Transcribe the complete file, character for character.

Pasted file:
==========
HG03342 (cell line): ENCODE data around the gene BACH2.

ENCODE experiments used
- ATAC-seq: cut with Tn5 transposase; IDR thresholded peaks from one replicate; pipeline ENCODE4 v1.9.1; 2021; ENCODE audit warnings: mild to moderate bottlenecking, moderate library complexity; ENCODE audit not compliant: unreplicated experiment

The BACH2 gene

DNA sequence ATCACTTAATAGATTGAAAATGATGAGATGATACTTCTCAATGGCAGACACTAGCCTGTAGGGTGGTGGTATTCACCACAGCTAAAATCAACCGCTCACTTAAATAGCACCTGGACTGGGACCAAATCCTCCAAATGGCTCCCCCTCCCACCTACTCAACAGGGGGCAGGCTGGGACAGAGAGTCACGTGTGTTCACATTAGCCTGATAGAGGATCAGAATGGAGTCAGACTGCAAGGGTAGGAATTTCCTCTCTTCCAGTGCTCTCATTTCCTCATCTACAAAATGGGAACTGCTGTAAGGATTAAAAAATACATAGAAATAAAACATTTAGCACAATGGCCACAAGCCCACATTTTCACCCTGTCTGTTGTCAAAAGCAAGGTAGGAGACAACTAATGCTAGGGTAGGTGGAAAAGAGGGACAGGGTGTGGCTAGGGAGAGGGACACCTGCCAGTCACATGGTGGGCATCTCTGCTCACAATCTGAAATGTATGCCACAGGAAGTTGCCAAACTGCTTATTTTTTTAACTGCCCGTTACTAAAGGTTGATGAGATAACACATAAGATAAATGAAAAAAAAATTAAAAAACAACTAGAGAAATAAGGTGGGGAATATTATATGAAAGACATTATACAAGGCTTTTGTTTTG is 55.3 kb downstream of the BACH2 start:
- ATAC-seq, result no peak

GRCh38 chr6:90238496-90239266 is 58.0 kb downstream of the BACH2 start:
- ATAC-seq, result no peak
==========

HG03342 (cell line): ENCODE data around the gene BACH2.

ENCODE experiments used
- ATAC-seq: cut with Tn5 transposase; IDR thresholded peaks from one replicate; pipeline ENCODE4 v1.9.1; 2021; ENCODE audit warnings: mild to moderate bottlenecking, moderate library complexity; ENCODE audit not compliant: unreplicated experiment

The BACH2 gene

DNA sequence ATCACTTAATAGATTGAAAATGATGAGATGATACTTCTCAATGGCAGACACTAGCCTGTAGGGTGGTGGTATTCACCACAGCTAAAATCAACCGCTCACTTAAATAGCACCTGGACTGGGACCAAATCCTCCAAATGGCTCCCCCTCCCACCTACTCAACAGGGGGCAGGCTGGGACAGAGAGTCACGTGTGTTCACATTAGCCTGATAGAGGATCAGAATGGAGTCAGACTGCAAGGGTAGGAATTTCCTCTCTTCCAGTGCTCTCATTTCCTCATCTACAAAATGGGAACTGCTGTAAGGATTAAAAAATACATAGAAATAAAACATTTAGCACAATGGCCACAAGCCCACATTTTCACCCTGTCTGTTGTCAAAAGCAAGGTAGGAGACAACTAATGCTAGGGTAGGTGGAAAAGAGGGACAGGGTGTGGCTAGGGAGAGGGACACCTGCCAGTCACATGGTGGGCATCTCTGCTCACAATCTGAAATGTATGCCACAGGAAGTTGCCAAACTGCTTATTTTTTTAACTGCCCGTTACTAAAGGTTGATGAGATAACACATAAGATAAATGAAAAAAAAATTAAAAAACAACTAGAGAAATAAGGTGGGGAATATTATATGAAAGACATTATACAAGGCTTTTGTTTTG is 55.3 kb downstream of the BACH2 start:
- ATAC-seq, result no peak

GRCh38 chr6:90238496-90239266 is 58.0 kb downstream of the BACH2 start:
- ATAC-seq, result no peak